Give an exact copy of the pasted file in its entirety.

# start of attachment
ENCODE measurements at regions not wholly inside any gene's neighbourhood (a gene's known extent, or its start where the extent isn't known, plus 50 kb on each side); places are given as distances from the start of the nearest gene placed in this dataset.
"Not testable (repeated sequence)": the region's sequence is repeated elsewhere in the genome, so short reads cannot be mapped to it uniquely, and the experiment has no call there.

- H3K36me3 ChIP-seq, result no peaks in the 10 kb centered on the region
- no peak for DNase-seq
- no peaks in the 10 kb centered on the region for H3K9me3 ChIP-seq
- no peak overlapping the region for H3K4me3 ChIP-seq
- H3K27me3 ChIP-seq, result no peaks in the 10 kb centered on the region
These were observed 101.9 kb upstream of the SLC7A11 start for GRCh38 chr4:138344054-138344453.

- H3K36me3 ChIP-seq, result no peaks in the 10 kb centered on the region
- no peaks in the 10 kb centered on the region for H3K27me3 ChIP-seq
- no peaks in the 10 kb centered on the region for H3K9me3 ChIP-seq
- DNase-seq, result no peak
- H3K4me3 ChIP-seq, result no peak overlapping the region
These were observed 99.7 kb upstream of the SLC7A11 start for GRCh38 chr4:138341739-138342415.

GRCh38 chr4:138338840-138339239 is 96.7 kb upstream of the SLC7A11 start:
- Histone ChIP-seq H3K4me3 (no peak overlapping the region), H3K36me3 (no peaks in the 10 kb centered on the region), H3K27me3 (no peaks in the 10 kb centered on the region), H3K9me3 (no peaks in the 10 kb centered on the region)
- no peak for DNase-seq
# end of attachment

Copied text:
ENCODE measurements at regions not wholly inside any gene's neighbourhood (a gene's known extent, or its start where the extent isn't known, plus 50 kb on each side); places are given as distances from the start of the nearest gene placed in this dataset.
"Not testable (repeated sequence)": the region's sequence is repeated elsewhere in the genome, so short reads cannot be mapped to it uniquely, and the experiment has no call there.

- H3K36me3 ChIP-seq, result no peaks in the 10 kb centered on the region
- no peak for DNase-seq
- no peaks in the 10 kb centered on the region for H3K9me3 ChIP-seq
- no peak overlapping the region for H3K4me3 ChIP-seq
- H3K27me3 ChIP-seq, result no peaks in the 10 kb centered on the region
These were observed 101.9 kb upstream of the SLC7A11 start for GRCh38 chr4:138344054-138344453.

- H3K36me3 ChIP-seq, result no peaks in the 10 kb centered on the region
- no peaks in the 10 kb centered on the region for H3K27me3 ChIP-seq
- no peaks in the 10 kb centered on the region for H3K9me3 ChIP-seq
- DNase-seq, result no peak
- H3K4me3 ChIP-seq, result no peak overlapping the region
These were observed 99.7 kb upstream of the SLC7A11 start for GRCh38 chr4:138341739-138342415.

GRCh38 chr4:138338840-138339239 is 96.7 kb upstream of the SLC7A11 start:
- Histone ChIP-seq H3K4me3 (no peak overlapping the region), H3K36me3 (no peaks in the 10 kb centered on the region), H3K27me3 (no peaks in the 10 kb centered on the region), H3K9me3 (no peaks in the 10 kb centered on the region)
- no peak for DNase-seq